Aquaculture Europe 2023

September 18 - 21, 2023


Add To Calendar 19/09/2023 16:45:0019/09/2023 17:00:00Europe/ViennaAquaculture Europe 2023DOCUMENTATION OF CHANGING FLUORESCENCE WITHIN THE RED KING CRAB Paralithodes camtschaticusStrauss 3The European Aquaculture Societywebmaster@aquaeas.orgfalseDD/MM/YYYYaaVZHLXMfzTRLzDrHmAi181982


Thomas Juhasz-Dora1,2*, Tina Thesslund3, Stein-Kato Lindberg3, Julie Maguire1 and Thomas K. Doyle2,4

 1  Bantry Marine Research Station, Gearhies , Bantry, Co. Cork P75 AX07, Ireland,  2  School of Biological, Earth and Environmental Sciences, University College Cork, Cork, T23 N73K, Ireland, 3 Nofima AS, P.O. Box 6122, NO-9291, Tromsø, Norway , 4 Science Foundation Ireland Research Centre for Energy, Climate and Marine, Environmental Research Centre, University College Cork, Cork P43 C573, Ireland



 Biofluorescence in decapods has been reported for several taxa. However, few studies have carried out a detailed examination under controlled conditions to describe fluorescence patterns and how it varies between individuals and under different conditions. Red king crabs  Paralithodes camtschaticus ( RKC)  are an introduced species to Norway in the 1960s (Lorentzen et. al. 2018)  that are routinely kept in long-term holding facilities prior to live shipping (Mota et. al., 2021).  The aim of this study was to evaluate whether  P. camtchaticus biofluoresces and to document the dynamics of fluorescence in the species under controlled conditions . The specific objectives for this study are to determine whether detectable changes in fluorescence levels occur in either the hemolymph or exoskeleton of  P. camtchaticus.


 The study of biofluorescence in  male RKC was divided into two groups: hemolymph and exoskeleton. RKC (N=19)  were  sampled for hemolymph before and after they were transported and stored overnight  in 20-liter styrofoam boxes. Each RKC had ~1. 5 mL of hemolymph sampled and analyzed with a Duetta fluorescence and absorbance spectrometer . Fluorescence emissions were recorded in the EZ Spec Software .  Each sample was recorded with excitation wavelengths from 250 to 350 nm  with a 5 nm interval and emission wavelengths from 400 to 800 nm with a 0.5 nm spectral resolution.

 The  exoskeleton analysis scanned RKC (N=10 juvenile, 8 adults ) on a conveyor belt illuminated with ultraviolet (~ 400 nm) and royal blue (~445 nm) LED lighting .  After hyperspectral scanning, the crabs were placed overnight for post shipping recovery in an aerated 1000-liter holding tank at 6⁰ C overnight .  All hyperspectral images were taken with the HySpex VNIR-1800 hyperspectral camera .  Raw data files collected with hyperspectral scanning were radiometrically calibrated with HySpex Rad v2.5 to produce radiance values in units of  .  The radiometrically calibrated data was uploaded for analysis in Breeze hyperspectral imaging software  and inspected visually for fluorescence signals.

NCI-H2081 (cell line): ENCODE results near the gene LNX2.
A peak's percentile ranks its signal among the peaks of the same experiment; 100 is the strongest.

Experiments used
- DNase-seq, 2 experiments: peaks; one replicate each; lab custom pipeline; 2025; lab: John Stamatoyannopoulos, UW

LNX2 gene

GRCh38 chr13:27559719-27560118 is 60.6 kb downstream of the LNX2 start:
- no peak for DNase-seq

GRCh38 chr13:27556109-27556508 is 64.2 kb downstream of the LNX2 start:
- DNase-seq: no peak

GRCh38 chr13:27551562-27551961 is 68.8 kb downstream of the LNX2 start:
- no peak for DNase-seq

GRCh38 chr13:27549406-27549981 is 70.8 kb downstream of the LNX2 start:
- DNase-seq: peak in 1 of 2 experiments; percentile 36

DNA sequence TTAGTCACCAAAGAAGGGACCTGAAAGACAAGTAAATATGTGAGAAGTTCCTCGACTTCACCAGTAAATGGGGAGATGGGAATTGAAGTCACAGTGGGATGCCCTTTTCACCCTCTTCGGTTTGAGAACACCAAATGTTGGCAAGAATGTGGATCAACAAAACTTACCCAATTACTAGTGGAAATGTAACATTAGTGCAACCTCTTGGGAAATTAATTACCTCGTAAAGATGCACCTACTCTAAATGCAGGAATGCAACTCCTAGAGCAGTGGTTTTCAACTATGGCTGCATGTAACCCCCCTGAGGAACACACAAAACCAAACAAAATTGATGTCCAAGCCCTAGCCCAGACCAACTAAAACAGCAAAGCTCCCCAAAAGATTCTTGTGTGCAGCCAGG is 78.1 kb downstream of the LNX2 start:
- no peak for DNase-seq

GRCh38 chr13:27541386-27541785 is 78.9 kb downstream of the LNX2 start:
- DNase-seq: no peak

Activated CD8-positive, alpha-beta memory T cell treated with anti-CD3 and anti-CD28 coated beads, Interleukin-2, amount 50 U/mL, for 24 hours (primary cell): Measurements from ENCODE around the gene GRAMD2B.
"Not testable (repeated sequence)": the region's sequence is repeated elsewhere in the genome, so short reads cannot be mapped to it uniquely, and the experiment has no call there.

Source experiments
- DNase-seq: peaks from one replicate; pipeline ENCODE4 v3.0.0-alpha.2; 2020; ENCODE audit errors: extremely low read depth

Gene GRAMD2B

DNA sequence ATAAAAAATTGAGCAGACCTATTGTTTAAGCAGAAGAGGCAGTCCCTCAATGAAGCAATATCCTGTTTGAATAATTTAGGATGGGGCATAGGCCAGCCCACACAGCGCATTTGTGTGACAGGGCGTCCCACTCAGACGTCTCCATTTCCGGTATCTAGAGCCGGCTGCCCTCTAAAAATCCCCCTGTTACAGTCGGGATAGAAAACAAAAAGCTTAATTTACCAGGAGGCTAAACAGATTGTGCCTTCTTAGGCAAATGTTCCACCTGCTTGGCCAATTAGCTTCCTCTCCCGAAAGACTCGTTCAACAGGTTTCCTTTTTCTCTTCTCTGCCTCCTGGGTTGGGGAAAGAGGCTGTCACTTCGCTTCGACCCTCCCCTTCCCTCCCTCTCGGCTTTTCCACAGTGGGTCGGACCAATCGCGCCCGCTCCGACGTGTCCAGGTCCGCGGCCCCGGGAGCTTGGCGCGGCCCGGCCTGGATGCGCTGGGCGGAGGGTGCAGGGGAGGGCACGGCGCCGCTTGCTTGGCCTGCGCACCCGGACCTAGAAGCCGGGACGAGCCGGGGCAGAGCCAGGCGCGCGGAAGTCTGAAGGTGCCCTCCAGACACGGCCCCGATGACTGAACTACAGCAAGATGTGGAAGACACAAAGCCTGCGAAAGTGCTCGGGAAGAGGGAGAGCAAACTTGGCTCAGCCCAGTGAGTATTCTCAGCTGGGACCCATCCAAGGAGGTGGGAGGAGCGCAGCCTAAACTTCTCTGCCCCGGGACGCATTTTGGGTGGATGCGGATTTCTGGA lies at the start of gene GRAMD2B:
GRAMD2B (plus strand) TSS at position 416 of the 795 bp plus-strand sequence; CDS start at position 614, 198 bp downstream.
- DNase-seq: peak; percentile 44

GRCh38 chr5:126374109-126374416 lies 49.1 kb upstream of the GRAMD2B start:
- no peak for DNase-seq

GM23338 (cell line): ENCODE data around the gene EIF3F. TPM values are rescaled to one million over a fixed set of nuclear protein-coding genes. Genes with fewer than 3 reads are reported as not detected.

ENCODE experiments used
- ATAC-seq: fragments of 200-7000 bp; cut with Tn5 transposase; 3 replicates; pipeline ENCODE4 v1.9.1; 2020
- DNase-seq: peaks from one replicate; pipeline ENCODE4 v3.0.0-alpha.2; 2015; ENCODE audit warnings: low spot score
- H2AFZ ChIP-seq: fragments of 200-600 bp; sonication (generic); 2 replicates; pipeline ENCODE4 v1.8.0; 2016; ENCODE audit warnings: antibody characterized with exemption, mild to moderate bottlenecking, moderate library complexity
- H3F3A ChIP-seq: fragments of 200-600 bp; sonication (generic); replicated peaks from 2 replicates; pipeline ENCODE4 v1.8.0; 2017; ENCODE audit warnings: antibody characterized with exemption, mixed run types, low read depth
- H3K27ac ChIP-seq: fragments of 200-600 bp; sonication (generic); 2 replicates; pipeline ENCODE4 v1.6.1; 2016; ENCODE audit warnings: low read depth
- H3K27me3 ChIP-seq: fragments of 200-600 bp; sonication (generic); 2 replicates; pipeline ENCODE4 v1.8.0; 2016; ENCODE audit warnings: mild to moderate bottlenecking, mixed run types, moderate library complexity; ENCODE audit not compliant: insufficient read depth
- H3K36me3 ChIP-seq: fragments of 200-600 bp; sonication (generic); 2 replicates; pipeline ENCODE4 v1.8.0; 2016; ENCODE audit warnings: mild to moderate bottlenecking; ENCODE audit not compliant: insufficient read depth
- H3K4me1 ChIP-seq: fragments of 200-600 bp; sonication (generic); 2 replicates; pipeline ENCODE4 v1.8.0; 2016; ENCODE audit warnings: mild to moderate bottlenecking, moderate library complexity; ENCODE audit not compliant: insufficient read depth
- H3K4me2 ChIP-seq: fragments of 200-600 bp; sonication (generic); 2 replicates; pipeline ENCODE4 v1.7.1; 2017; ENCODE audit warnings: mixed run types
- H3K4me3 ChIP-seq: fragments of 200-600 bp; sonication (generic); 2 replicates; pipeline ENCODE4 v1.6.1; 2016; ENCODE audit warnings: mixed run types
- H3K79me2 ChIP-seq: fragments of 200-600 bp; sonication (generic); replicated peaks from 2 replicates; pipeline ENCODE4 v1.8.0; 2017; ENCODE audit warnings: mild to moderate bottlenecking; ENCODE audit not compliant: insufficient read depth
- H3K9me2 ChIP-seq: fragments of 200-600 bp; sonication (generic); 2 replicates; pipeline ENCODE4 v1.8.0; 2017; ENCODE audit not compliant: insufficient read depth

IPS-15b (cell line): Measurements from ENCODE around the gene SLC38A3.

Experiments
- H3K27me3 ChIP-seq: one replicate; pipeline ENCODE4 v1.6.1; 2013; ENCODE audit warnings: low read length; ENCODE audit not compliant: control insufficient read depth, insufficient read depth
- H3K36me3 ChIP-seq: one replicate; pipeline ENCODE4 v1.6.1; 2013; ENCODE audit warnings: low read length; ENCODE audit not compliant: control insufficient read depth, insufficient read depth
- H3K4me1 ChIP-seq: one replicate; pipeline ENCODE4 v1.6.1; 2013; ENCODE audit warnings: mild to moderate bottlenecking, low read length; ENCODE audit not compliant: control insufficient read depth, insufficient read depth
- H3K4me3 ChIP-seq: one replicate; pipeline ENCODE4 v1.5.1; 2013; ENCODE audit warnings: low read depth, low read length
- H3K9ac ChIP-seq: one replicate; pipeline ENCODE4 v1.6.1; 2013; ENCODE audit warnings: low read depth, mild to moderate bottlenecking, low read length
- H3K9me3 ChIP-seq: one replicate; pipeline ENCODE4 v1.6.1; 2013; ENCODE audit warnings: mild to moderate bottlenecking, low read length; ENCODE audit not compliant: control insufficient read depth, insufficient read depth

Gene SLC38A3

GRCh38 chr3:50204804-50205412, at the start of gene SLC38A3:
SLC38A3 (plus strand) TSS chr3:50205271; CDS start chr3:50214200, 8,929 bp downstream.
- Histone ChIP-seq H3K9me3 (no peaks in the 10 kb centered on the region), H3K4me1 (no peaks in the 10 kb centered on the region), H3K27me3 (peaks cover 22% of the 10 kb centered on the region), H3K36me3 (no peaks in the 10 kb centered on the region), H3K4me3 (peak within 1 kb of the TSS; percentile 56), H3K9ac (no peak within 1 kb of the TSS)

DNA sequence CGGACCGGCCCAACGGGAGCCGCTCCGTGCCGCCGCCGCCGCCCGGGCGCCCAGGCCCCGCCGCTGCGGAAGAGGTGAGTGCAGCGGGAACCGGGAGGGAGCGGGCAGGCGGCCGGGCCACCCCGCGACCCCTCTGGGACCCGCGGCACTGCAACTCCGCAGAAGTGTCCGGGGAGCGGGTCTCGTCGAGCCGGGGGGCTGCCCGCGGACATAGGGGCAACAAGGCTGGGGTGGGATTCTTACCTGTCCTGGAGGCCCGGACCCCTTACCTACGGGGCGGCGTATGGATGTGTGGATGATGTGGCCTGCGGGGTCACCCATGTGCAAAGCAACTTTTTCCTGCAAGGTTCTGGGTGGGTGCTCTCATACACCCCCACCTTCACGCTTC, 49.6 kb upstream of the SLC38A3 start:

Biofluorescence was recorded in both the exoskeleton and the hemolymph in the species .  We found that RKC show great variability in biofluorescence and that most displayed a green biofluorescence in their exoskeleton (~500 nm), with the greatest intensity occurring in the eye stalks and the cervical groove of the carapace. The arthrodial joints between the limbs fluoresced in red (~680 nm). Hyperspectral analysis detected both green and red  fluorescence in juvenile (N=10) and adult (N=8) crabs. A decrease in fluorescence occurred in the eye stalks after a post transportation recovery period while the cervical groove remained constant (Figure 1B). After applying a live transport simulation to a second RKC group (n=19), we found a significant increase (Anova ; p = 0.008 ) in the hemolymph fluorescence of animals tested before and after  out of water transport (Figure 1A) .


As both physiological parameters such as stress hormones and tools available for empirically documenting physiological changes in crabs remain less advanced compared to higher order aquaculture species, it is difficult to ascertain whether this change in fluorescence can be categorized as an indicator for specific levels of stress.   A recent study exposing adult RKC to low oxygen levels documented anoxic stress in hemolymph through an increased concentration of lactic acid (Mota et. al., 2021).   Imagery-based estimates of changing fluorescence , like the one demonstrated in this study, should be linked with such empirical approaches in future studies to further explore the utility of non-invasive techniques for assessing RKC welfare. These findings indicate that biofluorescence in RKC is dynamic and further investigation may reveal whether such fluorescence could be used to monitor the welfare of decapods in captivity.


 Lorentzen, G., Voldnes, G., Whitaker, R. D., Kvalvik, I., Vang, B., Gjerp Solstad, R., ...  & Siikavuopio , S. I. (2018). Current status of the red king crab (Paralithodes camtchaticus) and snow crab (Chionoecetes opilio) industries in Norway. Reviews in Fisheries Science & Aquaculture, 26(1), 42-54.

Mota , V. C., Siikavuopio , S. I., & James, P. (2021). Physiological responses to live air transport of red king crab (Paralithodes camtschaticus). Fisheries Research, 237, 105882.

Funding: DeepVision project (Nofima, Norway), EATFISH (H2020 #956697).